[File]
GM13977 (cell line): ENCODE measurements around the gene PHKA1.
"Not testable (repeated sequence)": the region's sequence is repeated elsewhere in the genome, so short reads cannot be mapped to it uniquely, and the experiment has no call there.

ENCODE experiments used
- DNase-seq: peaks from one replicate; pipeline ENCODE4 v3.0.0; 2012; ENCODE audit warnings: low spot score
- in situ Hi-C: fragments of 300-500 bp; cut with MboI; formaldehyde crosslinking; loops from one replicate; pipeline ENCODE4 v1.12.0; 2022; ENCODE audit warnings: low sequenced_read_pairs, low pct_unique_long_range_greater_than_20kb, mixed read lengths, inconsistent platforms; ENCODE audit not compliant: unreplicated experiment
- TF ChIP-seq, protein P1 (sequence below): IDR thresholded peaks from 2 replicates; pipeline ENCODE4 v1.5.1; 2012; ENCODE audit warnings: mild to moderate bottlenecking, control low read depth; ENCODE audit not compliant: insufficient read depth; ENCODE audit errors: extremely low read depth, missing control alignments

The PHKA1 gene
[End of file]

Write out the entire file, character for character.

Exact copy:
GM13977 (cell line): ENCODE measurements around the gene PHKA1.
"Not testable (repeated sequence)": the region's sequence is repeated elsewhere in the genome, so short reads cannot be mapped to it uniquely, and the experiment has no call there.

ENCODE experiments used
- DNase-seq: peaks from one replicate; pipeline ENCODE4 v3.0.0; 2012; ENCODE audit warnings: low spot score
- in situ Hi-C: fragments of 300-500 bp; cut with MboI; formaldehyde crosslinking; loops from one replicate; pipeline ENCODE4 v1.12.0; 2022; ENCODE audit warnings: low sequenced_read_pairs, low pct_unique_long_range_greater_than_20kb, mixed read lengths, inconsistent platforms; ENCODE audit not compliant: unreplicated experiment
- TF ChIP-seq, protein P1 (sequence below): IDR thresholded peaks from 2 replicates; pipeline ENCODE4 v1.5.1; 2012; ENCODE audit warnings: mild to moderate bottlenecking, control low read depth; ENCODE audit not compliant: insufficient read depth; ENCODE audit errors: extremely low read depth, missing control alignments

The PHKA1 gene